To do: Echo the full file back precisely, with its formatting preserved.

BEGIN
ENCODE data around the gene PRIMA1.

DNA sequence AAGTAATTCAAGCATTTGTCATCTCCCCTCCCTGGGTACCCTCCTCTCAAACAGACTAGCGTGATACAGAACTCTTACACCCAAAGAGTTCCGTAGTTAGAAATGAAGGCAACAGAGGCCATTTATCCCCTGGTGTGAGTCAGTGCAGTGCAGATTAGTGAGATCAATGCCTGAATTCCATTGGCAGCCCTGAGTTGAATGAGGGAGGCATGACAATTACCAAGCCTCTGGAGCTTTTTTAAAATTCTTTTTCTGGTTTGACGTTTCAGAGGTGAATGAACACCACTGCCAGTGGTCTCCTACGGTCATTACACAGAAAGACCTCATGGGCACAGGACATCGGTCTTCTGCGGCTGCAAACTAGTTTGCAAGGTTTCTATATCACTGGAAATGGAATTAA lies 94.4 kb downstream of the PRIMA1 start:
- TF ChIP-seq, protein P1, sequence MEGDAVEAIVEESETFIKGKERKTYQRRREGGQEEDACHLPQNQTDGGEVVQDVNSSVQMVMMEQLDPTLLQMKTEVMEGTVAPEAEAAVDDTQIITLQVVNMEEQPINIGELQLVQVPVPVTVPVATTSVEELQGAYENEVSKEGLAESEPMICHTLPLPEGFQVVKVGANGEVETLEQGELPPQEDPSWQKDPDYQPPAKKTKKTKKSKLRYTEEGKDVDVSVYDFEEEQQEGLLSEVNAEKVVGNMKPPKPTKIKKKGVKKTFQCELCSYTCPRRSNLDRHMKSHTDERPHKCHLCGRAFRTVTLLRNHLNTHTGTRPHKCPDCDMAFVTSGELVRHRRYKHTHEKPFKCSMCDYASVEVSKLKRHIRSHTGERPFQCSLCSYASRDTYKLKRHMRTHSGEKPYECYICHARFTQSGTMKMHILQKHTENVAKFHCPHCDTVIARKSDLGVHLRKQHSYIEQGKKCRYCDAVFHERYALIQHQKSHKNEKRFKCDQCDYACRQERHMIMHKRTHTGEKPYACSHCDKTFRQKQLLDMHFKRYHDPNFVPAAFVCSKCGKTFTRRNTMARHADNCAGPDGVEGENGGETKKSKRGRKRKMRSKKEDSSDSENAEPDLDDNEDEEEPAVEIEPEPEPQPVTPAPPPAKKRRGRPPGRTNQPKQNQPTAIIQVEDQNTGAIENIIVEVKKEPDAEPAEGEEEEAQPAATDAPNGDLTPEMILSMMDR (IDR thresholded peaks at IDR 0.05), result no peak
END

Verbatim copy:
ENCODE data around the gene PRIMA1.

DNA sequence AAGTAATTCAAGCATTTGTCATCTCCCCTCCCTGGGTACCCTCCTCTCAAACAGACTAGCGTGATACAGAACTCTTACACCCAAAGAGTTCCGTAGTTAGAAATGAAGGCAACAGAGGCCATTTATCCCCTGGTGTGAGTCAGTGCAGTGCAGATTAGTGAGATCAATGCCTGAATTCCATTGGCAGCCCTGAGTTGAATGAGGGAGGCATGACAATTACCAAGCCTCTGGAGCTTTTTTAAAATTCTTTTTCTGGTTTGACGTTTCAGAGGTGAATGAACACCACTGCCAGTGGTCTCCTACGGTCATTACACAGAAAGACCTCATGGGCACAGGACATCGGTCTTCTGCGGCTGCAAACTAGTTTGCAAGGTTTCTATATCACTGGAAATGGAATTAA lies 94.4 kb downstream of the PRIMA1 start:
- TF ChIP-seq, protein P1, sequence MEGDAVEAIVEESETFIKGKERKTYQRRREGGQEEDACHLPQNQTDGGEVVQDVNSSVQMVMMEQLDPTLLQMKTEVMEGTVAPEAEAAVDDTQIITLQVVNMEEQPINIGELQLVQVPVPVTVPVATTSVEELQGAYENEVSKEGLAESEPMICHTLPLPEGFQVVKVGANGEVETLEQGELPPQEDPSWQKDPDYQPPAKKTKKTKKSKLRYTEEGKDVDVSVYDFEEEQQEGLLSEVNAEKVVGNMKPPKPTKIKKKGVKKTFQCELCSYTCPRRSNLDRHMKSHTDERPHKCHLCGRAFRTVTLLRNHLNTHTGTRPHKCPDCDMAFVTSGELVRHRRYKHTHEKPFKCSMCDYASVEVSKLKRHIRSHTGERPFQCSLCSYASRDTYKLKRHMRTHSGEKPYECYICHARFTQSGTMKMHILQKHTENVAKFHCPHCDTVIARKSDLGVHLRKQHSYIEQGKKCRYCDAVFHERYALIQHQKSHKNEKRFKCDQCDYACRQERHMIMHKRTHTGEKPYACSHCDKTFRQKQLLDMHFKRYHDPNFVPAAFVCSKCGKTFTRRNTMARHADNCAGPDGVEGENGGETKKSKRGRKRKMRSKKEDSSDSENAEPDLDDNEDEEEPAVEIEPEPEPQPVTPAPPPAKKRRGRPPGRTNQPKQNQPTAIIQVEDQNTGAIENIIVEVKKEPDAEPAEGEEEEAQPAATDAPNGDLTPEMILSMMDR (IDR thresholded peaks at IDR 0.05), result no peak